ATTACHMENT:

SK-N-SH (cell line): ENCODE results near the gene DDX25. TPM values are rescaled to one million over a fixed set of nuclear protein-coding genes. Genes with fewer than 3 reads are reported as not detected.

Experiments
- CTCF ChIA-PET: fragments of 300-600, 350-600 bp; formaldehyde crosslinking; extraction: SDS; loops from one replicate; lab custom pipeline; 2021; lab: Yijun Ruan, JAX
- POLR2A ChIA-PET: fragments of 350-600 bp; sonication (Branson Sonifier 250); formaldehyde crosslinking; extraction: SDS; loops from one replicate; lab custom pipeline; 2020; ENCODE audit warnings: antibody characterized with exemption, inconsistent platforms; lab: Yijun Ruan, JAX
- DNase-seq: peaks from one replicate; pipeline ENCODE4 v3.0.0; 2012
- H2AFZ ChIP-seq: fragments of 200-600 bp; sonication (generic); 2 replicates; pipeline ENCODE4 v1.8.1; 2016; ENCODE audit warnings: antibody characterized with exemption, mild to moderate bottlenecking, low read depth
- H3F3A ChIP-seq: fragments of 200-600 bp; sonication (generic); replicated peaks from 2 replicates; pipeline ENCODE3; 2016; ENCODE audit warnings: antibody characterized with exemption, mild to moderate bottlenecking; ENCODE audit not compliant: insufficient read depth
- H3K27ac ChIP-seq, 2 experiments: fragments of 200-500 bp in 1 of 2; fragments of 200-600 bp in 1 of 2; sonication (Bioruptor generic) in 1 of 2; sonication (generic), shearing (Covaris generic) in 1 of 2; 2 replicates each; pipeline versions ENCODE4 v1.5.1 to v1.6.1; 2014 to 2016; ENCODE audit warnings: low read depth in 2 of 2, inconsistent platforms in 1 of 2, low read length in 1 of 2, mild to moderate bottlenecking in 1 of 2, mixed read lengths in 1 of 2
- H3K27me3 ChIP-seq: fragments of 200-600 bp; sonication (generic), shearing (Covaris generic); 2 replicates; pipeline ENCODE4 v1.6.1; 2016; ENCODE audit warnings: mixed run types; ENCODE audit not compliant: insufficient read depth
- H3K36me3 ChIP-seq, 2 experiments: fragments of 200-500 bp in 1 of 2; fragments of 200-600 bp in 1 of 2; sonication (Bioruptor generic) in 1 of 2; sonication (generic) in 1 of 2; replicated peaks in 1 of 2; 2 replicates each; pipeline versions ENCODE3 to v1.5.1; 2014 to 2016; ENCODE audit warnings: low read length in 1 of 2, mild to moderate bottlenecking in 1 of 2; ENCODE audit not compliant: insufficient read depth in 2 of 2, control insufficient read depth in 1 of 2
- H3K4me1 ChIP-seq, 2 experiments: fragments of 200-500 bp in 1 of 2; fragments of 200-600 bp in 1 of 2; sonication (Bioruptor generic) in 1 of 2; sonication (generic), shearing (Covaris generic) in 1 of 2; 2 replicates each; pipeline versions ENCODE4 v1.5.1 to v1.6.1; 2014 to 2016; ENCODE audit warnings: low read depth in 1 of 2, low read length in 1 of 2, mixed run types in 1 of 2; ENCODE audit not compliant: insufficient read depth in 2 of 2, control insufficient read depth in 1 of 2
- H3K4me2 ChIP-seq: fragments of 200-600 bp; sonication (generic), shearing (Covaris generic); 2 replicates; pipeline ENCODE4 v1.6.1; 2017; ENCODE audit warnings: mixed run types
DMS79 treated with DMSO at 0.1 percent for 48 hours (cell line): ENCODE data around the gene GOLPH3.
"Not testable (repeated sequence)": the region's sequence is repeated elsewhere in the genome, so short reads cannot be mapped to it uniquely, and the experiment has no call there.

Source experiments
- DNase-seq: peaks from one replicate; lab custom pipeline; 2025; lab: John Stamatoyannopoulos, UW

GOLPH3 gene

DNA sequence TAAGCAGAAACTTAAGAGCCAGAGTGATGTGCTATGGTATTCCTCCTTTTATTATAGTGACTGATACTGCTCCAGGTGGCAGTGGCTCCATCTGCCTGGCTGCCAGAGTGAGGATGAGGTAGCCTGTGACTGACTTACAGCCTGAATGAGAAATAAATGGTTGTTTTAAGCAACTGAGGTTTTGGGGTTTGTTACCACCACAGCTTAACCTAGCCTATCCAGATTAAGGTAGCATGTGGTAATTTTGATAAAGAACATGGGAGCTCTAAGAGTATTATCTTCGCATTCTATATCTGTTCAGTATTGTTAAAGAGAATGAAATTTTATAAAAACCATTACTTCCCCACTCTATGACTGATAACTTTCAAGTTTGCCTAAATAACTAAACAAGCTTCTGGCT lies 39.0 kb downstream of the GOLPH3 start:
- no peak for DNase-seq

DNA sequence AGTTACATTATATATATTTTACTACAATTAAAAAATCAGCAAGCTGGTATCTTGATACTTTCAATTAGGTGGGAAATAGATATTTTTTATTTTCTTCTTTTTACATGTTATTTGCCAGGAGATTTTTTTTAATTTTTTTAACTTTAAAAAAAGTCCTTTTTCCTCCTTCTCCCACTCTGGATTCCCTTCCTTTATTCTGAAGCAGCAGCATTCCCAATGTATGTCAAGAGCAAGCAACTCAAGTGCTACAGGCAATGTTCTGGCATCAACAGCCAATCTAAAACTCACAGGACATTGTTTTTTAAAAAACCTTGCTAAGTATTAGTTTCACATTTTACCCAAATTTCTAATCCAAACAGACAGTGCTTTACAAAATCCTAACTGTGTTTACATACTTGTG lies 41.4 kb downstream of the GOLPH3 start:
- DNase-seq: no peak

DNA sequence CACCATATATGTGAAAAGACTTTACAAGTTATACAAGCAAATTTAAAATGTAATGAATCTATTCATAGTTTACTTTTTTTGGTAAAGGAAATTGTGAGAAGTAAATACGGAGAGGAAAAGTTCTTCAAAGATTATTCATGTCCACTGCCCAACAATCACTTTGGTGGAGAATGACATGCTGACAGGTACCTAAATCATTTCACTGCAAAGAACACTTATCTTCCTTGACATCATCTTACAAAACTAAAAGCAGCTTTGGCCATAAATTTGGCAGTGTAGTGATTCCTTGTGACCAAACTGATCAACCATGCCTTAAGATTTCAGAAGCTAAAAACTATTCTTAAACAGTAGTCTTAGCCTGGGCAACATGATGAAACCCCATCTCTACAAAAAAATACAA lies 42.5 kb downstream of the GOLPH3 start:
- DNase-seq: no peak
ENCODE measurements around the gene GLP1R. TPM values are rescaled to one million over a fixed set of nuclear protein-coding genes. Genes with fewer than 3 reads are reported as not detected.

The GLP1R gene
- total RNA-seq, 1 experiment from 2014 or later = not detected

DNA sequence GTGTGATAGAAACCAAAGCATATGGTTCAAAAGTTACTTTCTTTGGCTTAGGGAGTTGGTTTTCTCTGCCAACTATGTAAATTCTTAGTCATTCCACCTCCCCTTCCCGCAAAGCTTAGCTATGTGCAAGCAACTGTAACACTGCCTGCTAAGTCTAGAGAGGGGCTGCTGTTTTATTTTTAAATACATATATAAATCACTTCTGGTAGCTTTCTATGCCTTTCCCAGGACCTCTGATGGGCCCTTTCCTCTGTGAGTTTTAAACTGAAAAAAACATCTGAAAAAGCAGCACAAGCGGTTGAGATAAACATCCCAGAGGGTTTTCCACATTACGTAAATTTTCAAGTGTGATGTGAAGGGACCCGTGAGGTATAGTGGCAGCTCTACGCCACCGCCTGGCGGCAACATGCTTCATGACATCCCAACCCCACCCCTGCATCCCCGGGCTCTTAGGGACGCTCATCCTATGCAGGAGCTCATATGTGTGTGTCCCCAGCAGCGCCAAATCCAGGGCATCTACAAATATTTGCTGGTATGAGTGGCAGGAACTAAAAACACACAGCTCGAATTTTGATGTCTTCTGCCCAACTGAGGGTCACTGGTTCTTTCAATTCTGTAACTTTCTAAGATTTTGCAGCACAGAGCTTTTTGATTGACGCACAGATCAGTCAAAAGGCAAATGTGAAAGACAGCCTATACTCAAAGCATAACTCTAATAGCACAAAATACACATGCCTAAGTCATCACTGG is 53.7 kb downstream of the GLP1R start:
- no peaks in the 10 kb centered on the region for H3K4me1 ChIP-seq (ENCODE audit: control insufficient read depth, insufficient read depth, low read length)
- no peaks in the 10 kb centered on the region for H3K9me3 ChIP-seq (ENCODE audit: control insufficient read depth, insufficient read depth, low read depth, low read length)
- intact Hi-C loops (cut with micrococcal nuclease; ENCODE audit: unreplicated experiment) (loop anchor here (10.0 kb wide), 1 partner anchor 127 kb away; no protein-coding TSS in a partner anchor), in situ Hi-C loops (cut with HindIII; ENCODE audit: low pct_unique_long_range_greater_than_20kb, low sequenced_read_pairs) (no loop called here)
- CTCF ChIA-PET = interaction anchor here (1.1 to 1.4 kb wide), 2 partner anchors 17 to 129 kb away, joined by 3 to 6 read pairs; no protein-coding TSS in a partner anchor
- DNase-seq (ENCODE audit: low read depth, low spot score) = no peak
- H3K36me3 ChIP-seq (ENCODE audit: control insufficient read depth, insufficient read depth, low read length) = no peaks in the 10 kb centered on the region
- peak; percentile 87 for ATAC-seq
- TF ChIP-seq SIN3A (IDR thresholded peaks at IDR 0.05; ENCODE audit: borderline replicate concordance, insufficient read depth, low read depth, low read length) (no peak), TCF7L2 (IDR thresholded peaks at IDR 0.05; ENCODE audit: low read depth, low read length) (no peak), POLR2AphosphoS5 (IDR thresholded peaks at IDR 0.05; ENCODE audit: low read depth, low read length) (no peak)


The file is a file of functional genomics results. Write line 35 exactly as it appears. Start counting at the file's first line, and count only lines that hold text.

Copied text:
- TF ChIP-seq SIN3A (IDR thresholded peaks at IDR 0.05; ENCODE audit: borderline replicate concordance, insufficient read depth, low read depth, low read length) (no peak), TCF7L2 (IDR thresholded peaks at IDR 0.05; ENCODE audit: low read depth, low read length) (no peak), POLR2AphosphoS5 (IDR thresholded peaks at IDR 0.05; ENCODE audit: low read depth, low read length) (no peak)